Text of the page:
Pharmaceutical Technology: Imperatives and Opportunities
This presentation is a discussion about the pressing need for strengthening the sciences underpinning patient benefit. It is born of personal interests in the connectivity between aspects of the physical and biological sciences and from observation of current avenues for research and mechanisms to fulfill this promise. One might ask why the imperative for greater effort in pharmaceutical technology of all the associated sciences? One reason is that there have been, certainly in the UK, calls  to “have a radical shake-up of pharmacy education to move away from a focus on science….to concentrate on health provision.” Pharmacy cannot survive on the knowledge base of others, derived by others and published by others. Enhanced research and development, and teaching, in the field of pharmaceutical technology, alongside manufacturing and related activities in hospital pharmacies is an essential component of the future. It addresses issues with new and more complex actives, new modes of delivery and methods of their evaluation, safer and predictable outcomes based on our comprehension of the links between topics. Developing new delivery systems will uncover new aspects of our discipline to underpin clinical practice. Pharmaceutical technology not only produces drug and related products but seeks to further basic understanding. It is at that facinating interface between physics and human biology.
Research topics arise from curiosity, coincidence and connectivity, as much as from obvious needs. It develops through observing connectivity between topics. The diagram below emphasises this for just one area - surface science. Technology has both static and dynamic aspects and encompasses the nature of excipients (inactive and “active”), adhesion, aggregation, flow, the delivery of small molecules, proteins, monoclonal antibodies, polymers, biosimilars and nanoparticles. Stem cells are now in the domain and provide many pharmaceutical challenges, such as overcoming the deleterious effect of injection shear forces on their viability, a problem mitigated by the use of hydrogel vehicles inter alia.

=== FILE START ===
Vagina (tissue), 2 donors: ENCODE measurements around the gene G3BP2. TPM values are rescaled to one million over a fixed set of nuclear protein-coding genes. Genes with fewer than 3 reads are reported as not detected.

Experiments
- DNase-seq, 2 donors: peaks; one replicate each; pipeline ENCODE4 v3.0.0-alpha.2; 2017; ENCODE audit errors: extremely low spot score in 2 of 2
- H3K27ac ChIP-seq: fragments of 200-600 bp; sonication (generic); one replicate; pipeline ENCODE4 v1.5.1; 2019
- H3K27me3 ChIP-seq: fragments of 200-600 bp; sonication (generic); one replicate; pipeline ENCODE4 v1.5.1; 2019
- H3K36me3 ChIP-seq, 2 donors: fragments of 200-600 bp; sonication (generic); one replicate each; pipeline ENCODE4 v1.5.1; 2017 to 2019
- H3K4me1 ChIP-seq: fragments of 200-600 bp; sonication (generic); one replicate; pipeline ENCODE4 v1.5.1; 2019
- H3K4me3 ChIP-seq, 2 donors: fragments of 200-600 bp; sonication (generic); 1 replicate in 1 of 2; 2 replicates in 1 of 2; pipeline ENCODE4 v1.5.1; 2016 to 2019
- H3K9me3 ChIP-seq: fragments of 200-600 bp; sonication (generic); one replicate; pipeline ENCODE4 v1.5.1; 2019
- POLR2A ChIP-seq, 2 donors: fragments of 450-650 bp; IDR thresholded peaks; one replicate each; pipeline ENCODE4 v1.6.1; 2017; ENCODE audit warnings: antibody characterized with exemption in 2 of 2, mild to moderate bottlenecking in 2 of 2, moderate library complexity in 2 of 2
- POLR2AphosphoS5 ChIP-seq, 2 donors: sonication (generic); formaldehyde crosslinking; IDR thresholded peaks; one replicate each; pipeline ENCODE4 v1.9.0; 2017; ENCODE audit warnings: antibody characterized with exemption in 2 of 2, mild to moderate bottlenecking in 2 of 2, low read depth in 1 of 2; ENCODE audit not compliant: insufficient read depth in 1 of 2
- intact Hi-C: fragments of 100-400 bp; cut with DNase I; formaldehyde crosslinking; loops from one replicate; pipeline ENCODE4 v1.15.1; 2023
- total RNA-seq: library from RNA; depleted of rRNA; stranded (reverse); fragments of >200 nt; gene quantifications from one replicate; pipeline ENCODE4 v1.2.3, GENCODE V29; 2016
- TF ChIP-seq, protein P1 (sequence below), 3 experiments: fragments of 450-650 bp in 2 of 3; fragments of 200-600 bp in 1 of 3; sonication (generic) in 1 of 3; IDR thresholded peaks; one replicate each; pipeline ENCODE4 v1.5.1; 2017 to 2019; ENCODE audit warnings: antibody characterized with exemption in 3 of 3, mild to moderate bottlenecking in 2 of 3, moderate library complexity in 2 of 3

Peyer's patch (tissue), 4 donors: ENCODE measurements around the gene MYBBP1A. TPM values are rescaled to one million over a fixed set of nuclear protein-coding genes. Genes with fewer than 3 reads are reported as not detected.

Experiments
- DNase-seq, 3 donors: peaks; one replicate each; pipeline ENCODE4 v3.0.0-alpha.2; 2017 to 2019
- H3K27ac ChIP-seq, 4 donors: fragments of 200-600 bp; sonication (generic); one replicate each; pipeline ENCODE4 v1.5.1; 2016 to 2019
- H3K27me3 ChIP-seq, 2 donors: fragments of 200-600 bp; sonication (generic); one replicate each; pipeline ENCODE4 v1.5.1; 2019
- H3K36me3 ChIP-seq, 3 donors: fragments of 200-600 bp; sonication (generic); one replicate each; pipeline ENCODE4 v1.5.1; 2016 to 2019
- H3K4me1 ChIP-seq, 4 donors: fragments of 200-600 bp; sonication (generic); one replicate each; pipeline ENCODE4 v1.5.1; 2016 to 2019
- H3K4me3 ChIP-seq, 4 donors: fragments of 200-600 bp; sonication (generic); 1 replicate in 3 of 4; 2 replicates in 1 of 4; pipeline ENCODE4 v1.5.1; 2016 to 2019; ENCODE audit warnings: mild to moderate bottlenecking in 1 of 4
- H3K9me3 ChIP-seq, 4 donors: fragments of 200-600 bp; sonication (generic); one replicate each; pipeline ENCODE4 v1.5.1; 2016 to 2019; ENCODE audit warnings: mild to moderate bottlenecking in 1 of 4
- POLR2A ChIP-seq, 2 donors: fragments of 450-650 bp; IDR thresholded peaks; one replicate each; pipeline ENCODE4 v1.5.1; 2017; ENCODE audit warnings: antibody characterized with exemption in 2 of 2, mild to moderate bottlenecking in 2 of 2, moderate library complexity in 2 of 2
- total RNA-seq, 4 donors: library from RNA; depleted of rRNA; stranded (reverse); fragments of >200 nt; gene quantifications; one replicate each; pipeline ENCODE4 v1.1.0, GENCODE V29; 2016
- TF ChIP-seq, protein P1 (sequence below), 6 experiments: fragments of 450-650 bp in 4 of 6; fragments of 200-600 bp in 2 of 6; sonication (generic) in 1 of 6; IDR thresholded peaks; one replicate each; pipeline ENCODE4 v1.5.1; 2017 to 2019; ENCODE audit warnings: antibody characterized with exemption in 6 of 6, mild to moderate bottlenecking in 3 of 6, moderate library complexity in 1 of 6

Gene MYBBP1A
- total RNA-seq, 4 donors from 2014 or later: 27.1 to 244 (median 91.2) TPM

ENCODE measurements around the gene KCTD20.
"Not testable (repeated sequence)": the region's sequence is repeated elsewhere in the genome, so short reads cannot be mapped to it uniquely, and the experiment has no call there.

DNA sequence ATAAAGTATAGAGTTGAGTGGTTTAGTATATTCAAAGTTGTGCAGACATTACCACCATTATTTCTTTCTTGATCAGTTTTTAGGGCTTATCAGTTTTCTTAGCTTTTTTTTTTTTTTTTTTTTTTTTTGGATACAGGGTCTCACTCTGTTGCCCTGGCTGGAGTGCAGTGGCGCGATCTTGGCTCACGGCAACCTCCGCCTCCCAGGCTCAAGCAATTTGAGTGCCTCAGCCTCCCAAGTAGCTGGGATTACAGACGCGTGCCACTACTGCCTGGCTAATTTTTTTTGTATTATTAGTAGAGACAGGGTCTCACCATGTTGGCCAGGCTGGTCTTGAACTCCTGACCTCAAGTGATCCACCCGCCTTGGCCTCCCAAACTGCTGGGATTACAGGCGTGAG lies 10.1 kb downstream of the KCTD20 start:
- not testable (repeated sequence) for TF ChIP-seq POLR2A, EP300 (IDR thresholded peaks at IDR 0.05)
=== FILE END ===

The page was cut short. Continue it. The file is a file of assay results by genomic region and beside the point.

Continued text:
Some of these topics will be discussed, including the aggregation of therapeutic proteins and monoclonal antibodies, adhesion of bacteria and dosage forms, the sorption of drugs, excipients such as the β-cyclodextrins which terminate the action of vecuronium by physical means to control the duration of anaesthesia and sometimes anaphylaxis. Phenomena such as flow, percolation and adhesion have many connections with pharmaceutical problems like the inadvertent adhesion of dosage forms to oesophageal tissue, which poses the question can dosage forms be designed to adhere and deliver drugs locally as in cases of Barrett’s oesophagus.
There are more opportunities than ever. Research based in the hospital pharmacy domain is the link between academic pharmacy research and clinical research and finding. My own research in the past as an academic certainly was broadened by my contacts with oncologists, dermatologists, biochemists and others. Pharmaceutical technology has a pivotal role in the future.